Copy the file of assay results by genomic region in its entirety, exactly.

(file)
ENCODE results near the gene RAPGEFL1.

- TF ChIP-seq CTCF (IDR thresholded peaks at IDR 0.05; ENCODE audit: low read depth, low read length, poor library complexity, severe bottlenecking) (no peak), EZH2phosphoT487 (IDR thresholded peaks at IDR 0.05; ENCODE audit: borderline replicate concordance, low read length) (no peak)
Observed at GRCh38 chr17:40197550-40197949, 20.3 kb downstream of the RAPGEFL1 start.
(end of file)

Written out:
ENCODE results near the gene RAPGEFL1.

- TF ChIP-seq CTCF (IDR thresholded peaks at IDR 0.05; ENCODE audit: low read depth, low read length, poor library complexity, severe bottlenecking) (no peak), EZH2phosphoT487 (IDR thresholded peaks at IDR 0.05; ENCODE audit: borderline replicate concordance, low read length) (no peak)
Observed at GRCh38 chr17:40197550-40197949, 20.3 kb downstream of the RAPGEFL1 start.